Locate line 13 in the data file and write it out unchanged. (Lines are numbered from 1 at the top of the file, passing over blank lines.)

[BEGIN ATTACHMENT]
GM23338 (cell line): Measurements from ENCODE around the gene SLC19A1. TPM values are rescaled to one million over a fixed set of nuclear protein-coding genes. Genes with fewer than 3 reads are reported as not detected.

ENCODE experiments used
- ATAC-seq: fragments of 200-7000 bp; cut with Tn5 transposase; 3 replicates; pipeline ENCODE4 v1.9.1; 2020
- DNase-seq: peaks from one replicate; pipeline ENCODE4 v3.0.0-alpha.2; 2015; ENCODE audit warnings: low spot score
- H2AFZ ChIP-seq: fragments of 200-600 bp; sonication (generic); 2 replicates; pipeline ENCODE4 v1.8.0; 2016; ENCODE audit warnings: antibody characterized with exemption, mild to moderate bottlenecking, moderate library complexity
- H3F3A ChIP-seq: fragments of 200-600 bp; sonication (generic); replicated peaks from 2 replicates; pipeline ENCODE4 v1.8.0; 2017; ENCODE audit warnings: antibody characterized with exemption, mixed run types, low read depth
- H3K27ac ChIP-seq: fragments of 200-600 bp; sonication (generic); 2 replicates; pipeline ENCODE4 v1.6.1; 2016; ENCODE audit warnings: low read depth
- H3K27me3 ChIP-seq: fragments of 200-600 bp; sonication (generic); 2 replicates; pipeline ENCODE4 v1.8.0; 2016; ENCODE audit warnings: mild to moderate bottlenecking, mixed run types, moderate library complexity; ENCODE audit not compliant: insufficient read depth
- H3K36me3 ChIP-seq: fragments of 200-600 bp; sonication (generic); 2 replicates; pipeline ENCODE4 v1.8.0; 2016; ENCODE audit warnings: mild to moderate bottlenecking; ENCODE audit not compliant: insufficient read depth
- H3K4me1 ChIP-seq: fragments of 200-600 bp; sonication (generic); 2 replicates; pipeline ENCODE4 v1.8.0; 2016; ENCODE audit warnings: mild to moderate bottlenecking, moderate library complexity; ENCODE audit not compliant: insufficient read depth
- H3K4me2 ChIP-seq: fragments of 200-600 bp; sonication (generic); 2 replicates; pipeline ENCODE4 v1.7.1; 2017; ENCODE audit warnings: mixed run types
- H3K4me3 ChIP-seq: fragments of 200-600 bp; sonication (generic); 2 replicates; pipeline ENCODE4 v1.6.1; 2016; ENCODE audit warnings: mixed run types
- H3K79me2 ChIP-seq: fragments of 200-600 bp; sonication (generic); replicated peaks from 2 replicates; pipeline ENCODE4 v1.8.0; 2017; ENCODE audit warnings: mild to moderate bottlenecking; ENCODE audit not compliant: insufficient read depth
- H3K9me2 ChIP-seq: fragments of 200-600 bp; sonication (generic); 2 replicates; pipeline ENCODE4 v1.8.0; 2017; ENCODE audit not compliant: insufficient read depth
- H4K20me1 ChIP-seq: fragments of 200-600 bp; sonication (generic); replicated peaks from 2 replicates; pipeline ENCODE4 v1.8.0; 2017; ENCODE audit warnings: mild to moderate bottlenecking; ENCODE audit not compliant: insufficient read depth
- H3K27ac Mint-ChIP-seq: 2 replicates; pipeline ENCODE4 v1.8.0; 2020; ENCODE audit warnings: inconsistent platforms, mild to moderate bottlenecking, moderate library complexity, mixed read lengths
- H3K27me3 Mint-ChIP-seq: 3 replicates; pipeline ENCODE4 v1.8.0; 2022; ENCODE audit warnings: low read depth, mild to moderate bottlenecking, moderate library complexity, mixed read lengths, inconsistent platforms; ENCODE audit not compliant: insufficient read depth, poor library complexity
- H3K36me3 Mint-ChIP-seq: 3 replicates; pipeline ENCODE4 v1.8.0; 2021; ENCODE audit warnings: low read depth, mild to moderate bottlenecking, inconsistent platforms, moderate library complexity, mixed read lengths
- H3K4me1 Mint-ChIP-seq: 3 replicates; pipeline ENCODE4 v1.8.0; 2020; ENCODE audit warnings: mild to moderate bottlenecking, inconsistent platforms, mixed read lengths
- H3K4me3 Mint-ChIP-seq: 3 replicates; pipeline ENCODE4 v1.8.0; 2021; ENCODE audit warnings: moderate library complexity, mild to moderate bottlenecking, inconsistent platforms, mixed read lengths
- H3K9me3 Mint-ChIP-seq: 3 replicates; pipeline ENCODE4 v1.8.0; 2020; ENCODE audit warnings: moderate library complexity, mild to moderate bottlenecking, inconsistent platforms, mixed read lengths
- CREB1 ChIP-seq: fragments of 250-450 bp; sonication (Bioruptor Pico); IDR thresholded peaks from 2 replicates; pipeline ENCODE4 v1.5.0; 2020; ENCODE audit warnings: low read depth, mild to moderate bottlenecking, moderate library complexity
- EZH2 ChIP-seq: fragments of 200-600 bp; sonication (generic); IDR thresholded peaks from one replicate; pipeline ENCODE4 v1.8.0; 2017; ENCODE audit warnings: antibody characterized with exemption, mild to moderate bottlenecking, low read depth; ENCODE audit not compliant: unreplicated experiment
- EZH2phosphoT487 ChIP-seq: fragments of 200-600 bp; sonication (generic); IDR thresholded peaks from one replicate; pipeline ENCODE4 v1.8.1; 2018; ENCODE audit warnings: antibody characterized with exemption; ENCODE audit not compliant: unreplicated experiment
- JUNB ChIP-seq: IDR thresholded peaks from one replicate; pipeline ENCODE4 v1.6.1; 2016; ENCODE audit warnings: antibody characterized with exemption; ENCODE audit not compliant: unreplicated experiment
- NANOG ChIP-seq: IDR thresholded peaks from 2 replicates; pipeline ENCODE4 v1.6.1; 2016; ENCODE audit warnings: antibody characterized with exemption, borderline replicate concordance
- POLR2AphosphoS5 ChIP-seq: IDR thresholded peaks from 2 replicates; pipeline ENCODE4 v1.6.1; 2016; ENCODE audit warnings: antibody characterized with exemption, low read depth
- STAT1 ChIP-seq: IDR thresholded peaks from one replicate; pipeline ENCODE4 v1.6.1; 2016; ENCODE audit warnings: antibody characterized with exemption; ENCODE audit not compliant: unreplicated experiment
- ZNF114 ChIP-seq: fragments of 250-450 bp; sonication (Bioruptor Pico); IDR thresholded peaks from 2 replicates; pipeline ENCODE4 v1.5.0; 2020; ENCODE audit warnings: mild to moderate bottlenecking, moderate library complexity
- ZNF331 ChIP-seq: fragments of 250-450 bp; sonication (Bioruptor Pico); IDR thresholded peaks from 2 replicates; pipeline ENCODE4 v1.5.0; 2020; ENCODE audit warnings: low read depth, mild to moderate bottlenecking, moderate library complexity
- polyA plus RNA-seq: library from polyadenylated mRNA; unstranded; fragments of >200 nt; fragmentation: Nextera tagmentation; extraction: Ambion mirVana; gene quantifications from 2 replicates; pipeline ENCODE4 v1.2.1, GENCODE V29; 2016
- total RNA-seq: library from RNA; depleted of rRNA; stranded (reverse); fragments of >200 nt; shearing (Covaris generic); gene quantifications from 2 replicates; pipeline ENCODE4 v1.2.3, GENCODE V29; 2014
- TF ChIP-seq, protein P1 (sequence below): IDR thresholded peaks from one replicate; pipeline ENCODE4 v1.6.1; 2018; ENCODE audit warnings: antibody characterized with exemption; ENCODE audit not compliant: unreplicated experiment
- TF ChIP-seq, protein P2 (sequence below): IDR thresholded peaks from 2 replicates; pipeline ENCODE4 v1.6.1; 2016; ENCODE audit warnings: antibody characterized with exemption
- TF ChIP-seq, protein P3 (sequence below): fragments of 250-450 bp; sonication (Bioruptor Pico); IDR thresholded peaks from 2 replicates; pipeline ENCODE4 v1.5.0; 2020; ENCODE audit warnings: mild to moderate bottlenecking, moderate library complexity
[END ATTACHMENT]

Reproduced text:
- H3K79me2 ChIP-seq: fragments of 200-600 bp; sonication (generic); replicated peaks from 2 replicates; pipeline ENCODE4 v1.8.0; 2017; ENCODE audit warnings: mild to moderate bottlenecking; ENCODE audit not compliant: insufficient read depth